said third radiating element comprises a first segment and a second segment originating at and divergently extending from said distal end of said first trace element and connecting to a third segment of said third radiating element which extends between said first and second segments to form said third radiating element in a closed loop having a triangular shape, and
said fourth radiating element comprises a first segment and a second segment originating at and divergently extending from said distal end of said second trace element and connecting to a third segment of said fourth radiating element which extends between said first and second segments to form said fourth radiating element in a closed loop having a triangular shape.
23. A window as set forth in claim 21 wherein said first radiating element is a mirror image of said second radiating element and said third radiating element is a mirror image of said fourth radiating element.
24. A window as set forth in claim 21 wherein said first and second radiating elements establish a perimeter on said nonconductive pane to form said first bowtie shape, and said third and fourth radiating elements establish a perimeter on said nonconductive pane to form said second bowtie shape, with said non-conductive pane spanning an entire area within said perimeters.
25. A window as set forth in claim 21 further comprising at least one tuning element disposed between said first antenna element and said second antenna element.
Description
FIELD OF THE INVENTION

The subject invention generally relates to an antenna for receiving and/or transmitting radio frequency (RF) signals at multiple cellular frequency bands.

BACKGROUND OF THE INVENTION

Vehicles have long implemented glass to enclose a cabin of the vehicle while still allowing visibility for the driver of the vehicle. The glass is typically disposed on an angle to enclose the cabin. Automotive glass is typically either a tempered (or toughened) glass or a laminated glass which is produced by bonding two or more panes of glass together with a plastic interlayer. The characteristics of glass such as automotive glass, and the angled disposition of this glass when applied as a window of a vehicle, provide challenges to the effective integration of an antenna with the window of the vehicle. Automotive manufacturers have strict requirements as to the amount of visual obstruction caused by antennas integrated with windows of the vehicle. As is known in the art, one of the more stringent requirements is that a footprint of an antenna disposed on glass must not limit the driver's visibility or visually block an area larger than approximately 100 mm×100 mm. Some vehicle designs utilize black ceramics along the periphery of the window of the vehicle. In this case, when the antenna is also placed on the periphery of the window, the antenna pattern is less visible to the driver. However, this placement limits the placement flexibility and potentially the performance of the antenna.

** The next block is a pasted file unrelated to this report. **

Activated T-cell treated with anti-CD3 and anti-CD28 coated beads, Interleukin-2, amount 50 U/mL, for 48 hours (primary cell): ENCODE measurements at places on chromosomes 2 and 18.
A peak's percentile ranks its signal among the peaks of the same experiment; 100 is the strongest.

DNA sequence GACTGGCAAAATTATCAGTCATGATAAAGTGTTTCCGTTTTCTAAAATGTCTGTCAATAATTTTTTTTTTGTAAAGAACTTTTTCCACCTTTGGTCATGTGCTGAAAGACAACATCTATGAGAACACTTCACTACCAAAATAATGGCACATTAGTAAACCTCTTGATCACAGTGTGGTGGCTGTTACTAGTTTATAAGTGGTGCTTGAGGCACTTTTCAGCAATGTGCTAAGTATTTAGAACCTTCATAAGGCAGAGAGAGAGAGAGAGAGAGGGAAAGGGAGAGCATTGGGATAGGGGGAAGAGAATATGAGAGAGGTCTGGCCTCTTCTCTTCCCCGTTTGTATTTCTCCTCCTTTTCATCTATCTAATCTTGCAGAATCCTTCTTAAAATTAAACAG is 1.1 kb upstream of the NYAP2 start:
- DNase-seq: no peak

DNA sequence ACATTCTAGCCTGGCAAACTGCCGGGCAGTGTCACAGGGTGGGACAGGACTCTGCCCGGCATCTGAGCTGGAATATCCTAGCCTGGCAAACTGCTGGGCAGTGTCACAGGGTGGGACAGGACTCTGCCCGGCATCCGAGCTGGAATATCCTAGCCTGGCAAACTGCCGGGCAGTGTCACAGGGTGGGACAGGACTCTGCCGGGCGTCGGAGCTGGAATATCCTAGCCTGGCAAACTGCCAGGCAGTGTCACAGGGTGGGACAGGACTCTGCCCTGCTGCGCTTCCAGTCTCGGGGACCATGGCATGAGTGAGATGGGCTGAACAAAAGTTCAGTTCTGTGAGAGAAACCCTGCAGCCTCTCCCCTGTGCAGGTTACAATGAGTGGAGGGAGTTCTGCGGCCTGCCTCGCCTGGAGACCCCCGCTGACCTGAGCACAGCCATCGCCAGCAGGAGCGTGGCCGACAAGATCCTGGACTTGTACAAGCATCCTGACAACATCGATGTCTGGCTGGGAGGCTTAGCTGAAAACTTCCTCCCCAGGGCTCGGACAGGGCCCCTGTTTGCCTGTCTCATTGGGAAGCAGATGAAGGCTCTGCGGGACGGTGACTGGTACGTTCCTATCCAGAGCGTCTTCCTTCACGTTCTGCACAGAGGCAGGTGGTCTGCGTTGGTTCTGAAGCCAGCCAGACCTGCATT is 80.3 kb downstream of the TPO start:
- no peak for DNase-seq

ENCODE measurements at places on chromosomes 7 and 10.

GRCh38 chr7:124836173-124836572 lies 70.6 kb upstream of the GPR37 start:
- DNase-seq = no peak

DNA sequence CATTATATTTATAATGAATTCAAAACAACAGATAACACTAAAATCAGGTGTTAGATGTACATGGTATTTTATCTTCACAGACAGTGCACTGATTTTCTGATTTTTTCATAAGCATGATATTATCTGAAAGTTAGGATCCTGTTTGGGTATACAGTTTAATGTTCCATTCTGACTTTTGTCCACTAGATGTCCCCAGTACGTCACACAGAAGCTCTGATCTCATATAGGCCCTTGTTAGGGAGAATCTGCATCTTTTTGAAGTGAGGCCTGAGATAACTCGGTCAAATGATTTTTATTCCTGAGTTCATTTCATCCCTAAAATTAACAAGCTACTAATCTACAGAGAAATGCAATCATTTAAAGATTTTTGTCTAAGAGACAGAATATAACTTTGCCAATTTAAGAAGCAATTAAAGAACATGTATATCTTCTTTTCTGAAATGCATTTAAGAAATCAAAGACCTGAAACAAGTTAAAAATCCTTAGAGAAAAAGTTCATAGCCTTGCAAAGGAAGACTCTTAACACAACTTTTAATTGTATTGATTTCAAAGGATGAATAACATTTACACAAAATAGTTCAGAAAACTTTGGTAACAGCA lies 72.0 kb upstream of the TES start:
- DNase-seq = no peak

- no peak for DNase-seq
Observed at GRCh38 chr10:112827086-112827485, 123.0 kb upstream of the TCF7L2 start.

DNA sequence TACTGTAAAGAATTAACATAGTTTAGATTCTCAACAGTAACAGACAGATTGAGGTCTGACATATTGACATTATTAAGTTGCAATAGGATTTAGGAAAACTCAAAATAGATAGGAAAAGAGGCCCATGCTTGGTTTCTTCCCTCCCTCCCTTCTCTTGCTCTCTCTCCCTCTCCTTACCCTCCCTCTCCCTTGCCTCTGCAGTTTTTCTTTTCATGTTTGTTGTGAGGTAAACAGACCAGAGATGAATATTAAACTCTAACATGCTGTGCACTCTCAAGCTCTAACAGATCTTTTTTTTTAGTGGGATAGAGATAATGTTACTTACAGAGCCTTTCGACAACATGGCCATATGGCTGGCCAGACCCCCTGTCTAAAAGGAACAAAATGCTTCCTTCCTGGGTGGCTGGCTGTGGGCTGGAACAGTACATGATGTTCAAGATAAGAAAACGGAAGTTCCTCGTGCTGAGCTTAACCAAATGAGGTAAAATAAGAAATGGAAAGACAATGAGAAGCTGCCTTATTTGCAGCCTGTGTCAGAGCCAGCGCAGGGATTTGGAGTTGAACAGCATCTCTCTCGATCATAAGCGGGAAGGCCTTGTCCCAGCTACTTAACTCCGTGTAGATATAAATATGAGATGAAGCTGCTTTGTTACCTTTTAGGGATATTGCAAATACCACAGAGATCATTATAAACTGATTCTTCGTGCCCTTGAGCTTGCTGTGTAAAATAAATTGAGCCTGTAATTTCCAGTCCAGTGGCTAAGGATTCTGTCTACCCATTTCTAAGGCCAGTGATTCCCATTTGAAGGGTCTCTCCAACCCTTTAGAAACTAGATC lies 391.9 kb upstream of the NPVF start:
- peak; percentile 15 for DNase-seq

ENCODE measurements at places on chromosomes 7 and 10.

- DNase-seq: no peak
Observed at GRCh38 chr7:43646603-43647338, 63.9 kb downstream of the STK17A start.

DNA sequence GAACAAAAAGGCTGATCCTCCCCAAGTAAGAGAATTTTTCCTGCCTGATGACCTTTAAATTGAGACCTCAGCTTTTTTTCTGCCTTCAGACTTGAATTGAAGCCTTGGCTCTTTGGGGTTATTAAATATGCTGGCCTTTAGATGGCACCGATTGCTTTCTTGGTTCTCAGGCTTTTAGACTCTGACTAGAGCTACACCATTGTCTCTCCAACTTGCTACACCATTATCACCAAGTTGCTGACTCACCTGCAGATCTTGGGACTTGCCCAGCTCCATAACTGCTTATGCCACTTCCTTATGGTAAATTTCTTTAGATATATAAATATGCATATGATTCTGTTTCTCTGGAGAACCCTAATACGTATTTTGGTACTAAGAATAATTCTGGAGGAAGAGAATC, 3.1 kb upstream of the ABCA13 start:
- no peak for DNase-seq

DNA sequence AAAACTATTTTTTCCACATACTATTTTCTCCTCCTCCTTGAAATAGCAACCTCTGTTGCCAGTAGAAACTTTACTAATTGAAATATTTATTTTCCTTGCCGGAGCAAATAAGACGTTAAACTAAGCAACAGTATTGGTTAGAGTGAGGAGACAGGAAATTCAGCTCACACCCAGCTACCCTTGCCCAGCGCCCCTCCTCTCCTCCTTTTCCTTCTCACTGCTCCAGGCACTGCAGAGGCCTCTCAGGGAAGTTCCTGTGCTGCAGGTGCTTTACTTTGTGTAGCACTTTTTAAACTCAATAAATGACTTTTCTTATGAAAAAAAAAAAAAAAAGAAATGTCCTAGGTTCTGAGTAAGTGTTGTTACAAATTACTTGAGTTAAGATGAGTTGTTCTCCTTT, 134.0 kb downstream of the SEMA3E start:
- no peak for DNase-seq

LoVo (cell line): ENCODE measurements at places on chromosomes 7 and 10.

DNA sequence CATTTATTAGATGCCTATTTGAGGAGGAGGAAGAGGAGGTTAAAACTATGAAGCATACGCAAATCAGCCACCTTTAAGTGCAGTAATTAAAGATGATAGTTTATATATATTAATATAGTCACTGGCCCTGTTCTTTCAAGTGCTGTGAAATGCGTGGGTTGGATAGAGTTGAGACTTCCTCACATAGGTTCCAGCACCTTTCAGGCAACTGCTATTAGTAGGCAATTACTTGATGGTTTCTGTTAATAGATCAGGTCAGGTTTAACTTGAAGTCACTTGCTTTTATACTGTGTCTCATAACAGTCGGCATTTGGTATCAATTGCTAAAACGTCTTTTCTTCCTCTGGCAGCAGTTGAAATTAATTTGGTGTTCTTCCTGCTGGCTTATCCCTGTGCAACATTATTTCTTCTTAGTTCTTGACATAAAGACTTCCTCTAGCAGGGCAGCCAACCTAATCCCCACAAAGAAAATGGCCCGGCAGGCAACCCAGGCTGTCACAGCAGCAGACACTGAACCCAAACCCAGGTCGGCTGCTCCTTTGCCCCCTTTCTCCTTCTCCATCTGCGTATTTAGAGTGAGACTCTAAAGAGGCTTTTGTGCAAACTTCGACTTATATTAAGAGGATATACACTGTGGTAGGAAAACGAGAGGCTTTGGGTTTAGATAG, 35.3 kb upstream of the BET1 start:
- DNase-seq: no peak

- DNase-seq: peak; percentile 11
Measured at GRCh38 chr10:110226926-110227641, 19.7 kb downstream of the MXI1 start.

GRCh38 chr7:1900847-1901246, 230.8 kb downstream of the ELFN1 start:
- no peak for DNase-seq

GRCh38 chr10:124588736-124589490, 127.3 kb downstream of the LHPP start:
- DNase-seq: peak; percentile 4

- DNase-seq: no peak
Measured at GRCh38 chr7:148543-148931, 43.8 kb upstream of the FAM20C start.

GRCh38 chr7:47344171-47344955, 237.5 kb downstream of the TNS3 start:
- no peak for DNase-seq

This integration of the antenna with the window improves aerodynamic performance of the vehicle and presents the vehicle with an aesthetically-pleasing, streamlined appearance. Integration of antennas for receiving RF signals, such as those generated by AM/FM terrestrial broadcast stations, has been a principal focus of the industry. However, to meet customer demand for wireless communication applications in the vehicle, the focus is expanding to integrating antennas for transmitting and/or receiving RF signals in cellular frequency bands.

Currently, there are several wireless communication applications that utilize different cellular frequency bands. For example, two cellular frequency bands utilized in North America are the Advanced Mobile Phone Service (AMPS), ranging from 824-894 MHz and the Personal Communication Service (PCS), ranging from 1850-1990 MHz. To have compatibility with these wireless communication applications, the vehicle may have multiple antennas. Multiple antennas enable the vehicle to transmit and/or receive signals in each of the different cellular frequency bands.

Various antennas for transmitting and/or receiving RF signals in the cellular frequency bands are well known in the art. Several of these antenna types are non-conformal when applied to a window (e.g. a whip, mast, or patch). An example of such an antenna is disclosed in the U.S. Pat. No. 6,429,819 (the '819 patent) to Bishop et al. The '819 patent discloses an antenna disposed on one side of a dielectric substrate, such as a printed circuit board, that includes a first antenna element and a second antenna element. A ground plane is disposed substantially parallel to and spaced from the first and second antenna elements. The first antenna element is a conductive patch having a rectangular shape measuring 127 mm×127 mm. The second antenna element includes two radiating elements defined as a slot within the first antenna element and arranged to form a bowtie shape. Additionally, the antenna of the '819 patent includes backside antenna elements located within a perimeter of the second antenna element and disposed on the opposite side of the dielectric substrate. The first antenna element provides a resonance at a first cellular frequency band, ranging from 880-960 MHz, and the second antenna element and the backside antenna elements provide a resonance at a second cellular frequency band, ranging from 1920-2170 MHz.